I had the inspiration for the subject of this post this summer, while having a walk in Milan with a friend. As we passed in front of the XIV century Sforza Castle (italian: Castello Sforzesco), we noticed it was lit by coloured lights, which gave it a quite peculiar aspect.Castello Sforzesco by night. Photo by –Nick– on Flickr.
The most notable aspect, however, is that the colour of the light can change over time (this is what is called dynamic lighting): the following time I was in the square in front of the Castle, it was lit by purple light.
I’m spending the biggest part of the day in one of those luxury hotels, the ones that are so expensive that no detail is left to chance.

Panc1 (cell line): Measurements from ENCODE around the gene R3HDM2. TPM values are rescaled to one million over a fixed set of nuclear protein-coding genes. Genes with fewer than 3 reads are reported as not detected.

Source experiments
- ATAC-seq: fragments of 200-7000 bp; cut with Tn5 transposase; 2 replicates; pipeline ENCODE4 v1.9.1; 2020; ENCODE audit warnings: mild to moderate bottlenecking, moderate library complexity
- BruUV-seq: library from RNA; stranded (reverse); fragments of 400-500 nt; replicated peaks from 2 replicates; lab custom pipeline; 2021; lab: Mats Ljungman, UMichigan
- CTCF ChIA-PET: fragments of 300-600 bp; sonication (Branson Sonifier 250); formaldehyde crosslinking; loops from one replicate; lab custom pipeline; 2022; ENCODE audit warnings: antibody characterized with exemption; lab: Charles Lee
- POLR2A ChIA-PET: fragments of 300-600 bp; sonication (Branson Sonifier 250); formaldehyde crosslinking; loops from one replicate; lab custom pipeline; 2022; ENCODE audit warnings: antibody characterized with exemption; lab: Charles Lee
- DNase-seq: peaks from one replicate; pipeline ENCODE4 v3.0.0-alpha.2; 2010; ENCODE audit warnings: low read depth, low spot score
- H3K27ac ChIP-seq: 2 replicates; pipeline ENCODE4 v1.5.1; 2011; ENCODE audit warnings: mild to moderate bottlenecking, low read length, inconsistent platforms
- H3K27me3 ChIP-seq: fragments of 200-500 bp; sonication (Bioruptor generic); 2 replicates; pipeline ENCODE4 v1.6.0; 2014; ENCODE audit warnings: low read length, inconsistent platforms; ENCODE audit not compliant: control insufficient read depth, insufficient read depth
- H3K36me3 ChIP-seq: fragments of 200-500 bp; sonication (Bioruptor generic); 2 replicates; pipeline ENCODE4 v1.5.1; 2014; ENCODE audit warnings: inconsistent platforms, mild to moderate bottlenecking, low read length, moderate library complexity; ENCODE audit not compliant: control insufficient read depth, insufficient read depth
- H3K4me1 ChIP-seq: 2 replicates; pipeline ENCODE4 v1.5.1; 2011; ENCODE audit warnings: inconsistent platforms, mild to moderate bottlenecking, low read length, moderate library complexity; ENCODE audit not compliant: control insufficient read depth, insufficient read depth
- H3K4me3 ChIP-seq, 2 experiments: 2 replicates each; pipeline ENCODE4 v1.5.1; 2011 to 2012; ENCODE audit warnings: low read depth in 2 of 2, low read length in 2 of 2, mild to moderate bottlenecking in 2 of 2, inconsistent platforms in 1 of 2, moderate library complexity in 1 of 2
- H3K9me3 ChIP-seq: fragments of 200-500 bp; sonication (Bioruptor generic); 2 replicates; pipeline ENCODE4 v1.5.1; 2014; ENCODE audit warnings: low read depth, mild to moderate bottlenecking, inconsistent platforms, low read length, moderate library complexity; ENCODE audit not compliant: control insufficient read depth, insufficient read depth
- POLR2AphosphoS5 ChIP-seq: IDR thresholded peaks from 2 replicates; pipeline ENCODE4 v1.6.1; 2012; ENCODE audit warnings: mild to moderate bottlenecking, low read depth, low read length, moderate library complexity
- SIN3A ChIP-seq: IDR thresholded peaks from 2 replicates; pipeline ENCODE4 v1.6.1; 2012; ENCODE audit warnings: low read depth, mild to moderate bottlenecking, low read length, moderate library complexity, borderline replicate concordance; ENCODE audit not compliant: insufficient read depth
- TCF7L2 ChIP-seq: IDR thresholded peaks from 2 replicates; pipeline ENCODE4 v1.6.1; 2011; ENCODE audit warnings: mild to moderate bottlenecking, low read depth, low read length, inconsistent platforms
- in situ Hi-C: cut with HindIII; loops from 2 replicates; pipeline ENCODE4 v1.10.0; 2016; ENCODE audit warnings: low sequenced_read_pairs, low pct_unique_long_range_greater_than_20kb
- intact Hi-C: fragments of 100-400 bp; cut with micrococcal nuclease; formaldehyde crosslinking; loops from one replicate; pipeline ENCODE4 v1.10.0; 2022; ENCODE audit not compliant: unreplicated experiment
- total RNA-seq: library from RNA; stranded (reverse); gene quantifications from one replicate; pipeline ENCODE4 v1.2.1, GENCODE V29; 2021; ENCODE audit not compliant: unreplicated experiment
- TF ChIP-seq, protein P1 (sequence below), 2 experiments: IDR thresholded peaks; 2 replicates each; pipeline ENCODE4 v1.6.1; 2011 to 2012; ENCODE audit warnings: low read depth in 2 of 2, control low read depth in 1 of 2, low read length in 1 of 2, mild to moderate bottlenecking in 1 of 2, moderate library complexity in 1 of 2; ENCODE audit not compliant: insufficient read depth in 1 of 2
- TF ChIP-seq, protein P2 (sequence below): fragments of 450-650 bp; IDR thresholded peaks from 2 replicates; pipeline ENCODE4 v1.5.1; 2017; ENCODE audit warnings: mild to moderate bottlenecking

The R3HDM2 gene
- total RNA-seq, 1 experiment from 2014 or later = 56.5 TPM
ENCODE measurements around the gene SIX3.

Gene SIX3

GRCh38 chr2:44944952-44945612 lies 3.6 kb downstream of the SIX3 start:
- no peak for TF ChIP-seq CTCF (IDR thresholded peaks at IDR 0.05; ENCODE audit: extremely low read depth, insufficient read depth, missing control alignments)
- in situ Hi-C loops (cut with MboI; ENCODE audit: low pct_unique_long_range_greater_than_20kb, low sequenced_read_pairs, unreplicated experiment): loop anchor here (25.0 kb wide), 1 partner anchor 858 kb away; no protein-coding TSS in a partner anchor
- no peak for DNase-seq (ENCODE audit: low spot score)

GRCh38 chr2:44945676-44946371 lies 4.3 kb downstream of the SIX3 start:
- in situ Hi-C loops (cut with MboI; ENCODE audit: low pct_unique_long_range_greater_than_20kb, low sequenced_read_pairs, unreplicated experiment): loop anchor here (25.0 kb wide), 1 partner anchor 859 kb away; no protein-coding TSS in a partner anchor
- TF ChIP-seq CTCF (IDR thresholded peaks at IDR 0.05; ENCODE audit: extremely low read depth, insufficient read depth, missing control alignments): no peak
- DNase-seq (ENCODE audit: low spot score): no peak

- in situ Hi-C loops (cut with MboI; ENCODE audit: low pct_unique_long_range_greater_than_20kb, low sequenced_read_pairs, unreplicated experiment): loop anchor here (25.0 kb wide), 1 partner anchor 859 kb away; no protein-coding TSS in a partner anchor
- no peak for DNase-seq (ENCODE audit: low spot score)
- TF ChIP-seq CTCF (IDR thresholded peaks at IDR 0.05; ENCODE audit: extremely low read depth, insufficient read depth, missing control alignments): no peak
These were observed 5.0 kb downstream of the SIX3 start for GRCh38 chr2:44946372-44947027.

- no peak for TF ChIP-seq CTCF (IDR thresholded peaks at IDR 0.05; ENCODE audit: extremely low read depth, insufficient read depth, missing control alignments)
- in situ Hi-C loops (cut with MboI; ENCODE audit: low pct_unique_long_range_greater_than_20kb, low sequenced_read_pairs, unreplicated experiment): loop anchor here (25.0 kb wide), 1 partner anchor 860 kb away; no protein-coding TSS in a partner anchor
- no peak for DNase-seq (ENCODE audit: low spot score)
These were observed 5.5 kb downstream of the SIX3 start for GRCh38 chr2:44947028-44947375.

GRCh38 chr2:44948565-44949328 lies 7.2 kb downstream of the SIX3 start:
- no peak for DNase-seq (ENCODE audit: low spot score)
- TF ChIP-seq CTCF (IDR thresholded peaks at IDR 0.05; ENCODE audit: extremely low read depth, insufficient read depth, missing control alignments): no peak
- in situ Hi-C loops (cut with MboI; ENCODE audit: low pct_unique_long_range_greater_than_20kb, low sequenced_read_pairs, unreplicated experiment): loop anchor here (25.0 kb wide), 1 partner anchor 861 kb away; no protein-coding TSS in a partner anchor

One significant detail: if you wash your hands in the restrooms, you can choose between using a paper towel or a fabric one. Now, I’m usually quite sensitive to environmental issues. Not that I’m a Green activist, but let’s just say that I care about those things.
When talking about user experience, predictability is good. Some of the things we interact with in our daily life, though, are lacking from this perspective.
Consider traffic lights: they are among the most widely diffused devices and they can’t be simpler. Green: go. Red: don’t.
Yet, they are widely recognized as universal sources of frustration. Red lights, in particular, are able to annoy almost anyone.
And that’s not just because they are inevitably perceived as something meant to slow you down, but also because they leave you almost clueless about when they’ll eventually turn green.